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Don't they have anything better to do?

September 28, 2007 | Page 2

WITH THE crisis of the U.S. occupation of Iraq growing ever-more desperate--by every measure, from Iraqi casualties to U.S. combat deaths to worsening ethnic cleansing--the military official most responsible for planning and executing Bush's "surge" of combat troops shows up to testify to Congress.

You'd think it would be the perfect opportunity for the Democrats to blast the Bush administration for making a catastrophic situation even worse--and finally start using their majority in Congress to do something against the war.

Think again. Gen. David Petraeus was given a hero's welcome in the congressional hearing rooms earlier this month. Even the most liberal Democrats gushed with fawning stories about their meetings with the general--a stark contrast to his commanding officer, Admiral William Fallon, who reportedly told Petraeus, to his face at their first meeting earlier this year, that he was a "sycophant" and "ass-kissing little chickenshit."

After Petraeus' testimony, the Democratic leadership in the Senate did allow one timid proposal--to increase the time troops spend back home in the U.S. to match the 15 months they're deployed in Iraq, hardly a radical proposal for withdrawal--to come to a vote.

But the Democrats knew full well that the Republicans would use a parliamentary maneuver to block the measure with a minority of 40 votes--which these days seems to be enough to stop the "world's greatest deliberative body" from passing anything not to the liking of the White House.

Instead of taking action on the occupation, senators spent their time criticizing not Petraeus or Bush...but the liberal peace group, for the crime of running an ad in the New York Times, headlined "General Petraeus or General Betray Us?"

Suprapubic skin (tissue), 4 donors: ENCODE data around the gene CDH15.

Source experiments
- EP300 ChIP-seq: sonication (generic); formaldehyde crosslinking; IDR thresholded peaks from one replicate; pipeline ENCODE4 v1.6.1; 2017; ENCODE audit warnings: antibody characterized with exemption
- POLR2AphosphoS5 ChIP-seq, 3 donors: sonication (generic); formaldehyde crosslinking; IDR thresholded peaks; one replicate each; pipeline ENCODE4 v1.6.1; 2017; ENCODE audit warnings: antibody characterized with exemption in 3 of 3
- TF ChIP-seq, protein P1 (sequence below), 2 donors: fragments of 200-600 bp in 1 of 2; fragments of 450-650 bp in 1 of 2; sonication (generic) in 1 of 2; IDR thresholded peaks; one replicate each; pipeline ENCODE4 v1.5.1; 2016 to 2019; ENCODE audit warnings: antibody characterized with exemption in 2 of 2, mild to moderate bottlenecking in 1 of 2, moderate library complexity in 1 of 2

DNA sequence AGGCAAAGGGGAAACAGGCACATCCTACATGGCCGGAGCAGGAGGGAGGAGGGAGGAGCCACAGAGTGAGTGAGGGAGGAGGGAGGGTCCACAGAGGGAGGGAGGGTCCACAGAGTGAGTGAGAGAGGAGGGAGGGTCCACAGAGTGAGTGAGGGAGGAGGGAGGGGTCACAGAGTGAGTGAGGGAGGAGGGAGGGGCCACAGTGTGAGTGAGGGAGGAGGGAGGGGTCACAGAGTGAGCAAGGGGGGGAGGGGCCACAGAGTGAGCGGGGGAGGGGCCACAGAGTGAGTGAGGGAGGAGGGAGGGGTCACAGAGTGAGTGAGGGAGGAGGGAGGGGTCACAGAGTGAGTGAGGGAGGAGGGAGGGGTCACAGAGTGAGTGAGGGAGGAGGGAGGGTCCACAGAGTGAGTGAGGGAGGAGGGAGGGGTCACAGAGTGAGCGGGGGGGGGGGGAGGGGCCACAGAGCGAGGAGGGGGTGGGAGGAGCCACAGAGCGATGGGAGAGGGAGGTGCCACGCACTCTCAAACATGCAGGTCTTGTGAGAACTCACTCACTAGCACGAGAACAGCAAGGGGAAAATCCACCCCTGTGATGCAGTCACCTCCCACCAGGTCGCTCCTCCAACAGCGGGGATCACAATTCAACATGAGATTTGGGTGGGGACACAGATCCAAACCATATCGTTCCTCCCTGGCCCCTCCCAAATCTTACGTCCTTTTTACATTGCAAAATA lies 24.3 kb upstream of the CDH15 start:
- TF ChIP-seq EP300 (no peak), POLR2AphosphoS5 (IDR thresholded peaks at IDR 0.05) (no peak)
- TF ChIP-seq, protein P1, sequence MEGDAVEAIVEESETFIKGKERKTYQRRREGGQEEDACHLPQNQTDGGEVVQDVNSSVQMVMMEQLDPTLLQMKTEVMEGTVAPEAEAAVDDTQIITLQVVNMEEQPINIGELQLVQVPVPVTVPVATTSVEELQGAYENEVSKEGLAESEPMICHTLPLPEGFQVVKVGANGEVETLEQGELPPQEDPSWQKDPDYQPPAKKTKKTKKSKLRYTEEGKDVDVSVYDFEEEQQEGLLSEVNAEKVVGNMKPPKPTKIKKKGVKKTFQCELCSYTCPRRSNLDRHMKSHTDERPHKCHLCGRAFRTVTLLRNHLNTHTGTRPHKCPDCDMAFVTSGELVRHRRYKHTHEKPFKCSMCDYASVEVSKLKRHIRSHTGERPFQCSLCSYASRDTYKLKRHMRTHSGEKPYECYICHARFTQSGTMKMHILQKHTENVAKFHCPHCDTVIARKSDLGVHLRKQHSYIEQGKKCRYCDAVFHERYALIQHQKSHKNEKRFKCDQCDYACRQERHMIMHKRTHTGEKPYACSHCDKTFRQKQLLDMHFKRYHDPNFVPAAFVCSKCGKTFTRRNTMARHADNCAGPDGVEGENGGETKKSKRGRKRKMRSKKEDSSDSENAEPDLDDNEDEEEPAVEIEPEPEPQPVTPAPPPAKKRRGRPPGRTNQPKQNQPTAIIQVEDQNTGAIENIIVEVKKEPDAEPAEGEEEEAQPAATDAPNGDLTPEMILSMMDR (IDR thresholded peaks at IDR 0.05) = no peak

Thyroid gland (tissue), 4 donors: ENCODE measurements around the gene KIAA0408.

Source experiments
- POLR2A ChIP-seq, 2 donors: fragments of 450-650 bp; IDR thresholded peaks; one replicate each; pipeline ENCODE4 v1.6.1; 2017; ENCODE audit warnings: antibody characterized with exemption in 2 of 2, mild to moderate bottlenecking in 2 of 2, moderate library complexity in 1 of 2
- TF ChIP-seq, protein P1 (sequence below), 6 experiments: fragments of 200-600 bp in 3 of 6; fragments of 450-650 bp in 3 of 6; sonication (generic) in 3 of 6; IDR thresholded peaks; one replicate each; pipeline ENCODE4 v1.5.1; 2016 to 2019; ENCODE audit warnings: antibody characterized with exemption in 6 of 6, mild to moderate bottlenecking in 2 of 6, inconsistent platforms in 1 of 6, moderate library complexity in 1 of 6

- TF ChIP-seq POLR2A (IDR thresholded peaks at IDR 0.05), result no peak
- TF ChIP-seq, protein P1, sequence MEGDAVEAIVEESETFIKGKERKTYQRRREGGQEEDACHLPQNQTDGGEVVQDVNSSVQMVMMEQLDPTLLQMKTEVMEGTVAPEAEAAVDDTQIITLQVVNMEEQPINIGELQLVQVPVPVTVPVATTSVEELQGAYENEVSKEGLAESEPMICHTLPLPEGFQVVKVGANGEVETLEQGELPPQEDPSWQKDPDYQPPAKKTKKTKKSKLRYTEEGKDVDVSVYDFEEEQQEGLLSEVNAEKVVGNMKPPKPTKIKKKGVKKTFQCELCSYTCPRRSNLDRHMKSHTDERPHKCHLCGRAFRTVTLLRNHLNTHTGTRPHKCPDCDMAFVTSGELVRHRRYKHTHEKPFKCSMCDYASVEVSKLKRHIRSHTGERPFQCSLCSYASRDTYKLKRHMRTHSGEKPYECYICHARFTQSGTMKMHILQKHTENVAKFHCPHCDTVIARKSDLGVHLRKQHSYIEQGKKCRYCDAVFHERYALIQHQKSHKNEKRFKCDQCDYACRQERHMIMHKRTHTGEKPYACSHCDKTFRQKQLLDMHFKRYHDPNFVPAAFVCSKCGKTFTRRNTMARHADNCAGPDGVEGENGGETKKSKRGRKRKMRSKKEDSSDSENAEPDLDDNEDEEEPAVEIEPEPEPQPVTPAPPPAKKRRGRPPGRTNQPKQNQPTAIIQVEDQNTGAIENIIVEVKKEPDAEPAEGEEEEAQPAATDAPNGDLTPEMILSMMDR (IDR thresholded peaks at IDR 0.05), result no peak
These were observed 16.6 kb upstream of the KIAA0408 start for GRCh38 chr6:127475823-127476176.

The whole sorry spectacle led to the Democratic-controlled Senate passing a resolution--by an overwhelming 72-25 margin--that expressed "full support" for Petraeus, and condemned MoveOn for "personal attacks on the honor and integrity of General Petraeus and all members of the United States Armed Forces."

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BUSH AND the Republicans seized on the MoveOn ad in typical fashion to deflect attention from the substance of the debate. "I felt like the ad was an attack not only on Gen. Petraeus, but on the U.S. military," Bush said at a press conference, concluding that the Democrats must be "more afraid of irritating [MoveOn] than they are of irritating the United States military."

That's not fair at all. The Democrats are obviously far more scared of being seen as critics of the U.S. military--including its commander in chief, in most cases.

Their behavior during the MoveOn ad controversy proves it. Nearly half of Senate Democrats supported the anti-MoveOn resolution, and every one of those who voted against it--Hillary Clinton, Christopher Dodd and Barbara Boxer, among them--voted for a barely distinguishable alternative measure that didn't name MoveOn, but condemned its ad as an "unwarranted personal attack" on Petraeus.

The biggest irony of all is that if any actor in this farce has a history of being afraid of irritating one of the others, it is MoveOn that has been frightened of angering Democrats.

The liberal Internet network has always been dedicated to the most conservative possible opposition to the war--and, in Cindy Sheehan's words, "support[ing] Democrats at the expense of democracy." In the wake of the 2004 election, MoveOn even "moved on" from calling for U.S. withdrawal from Iraq--on the grounds of political "realism."

If the Democrats ever deserved the hopes placed in them by the millions who voted against the war in the 2006 election, they would be taking action to get U.S. troops out of Iraq now. The fact that they aren't underlines the need to build an antiwar movement independent of both mainstream parties.

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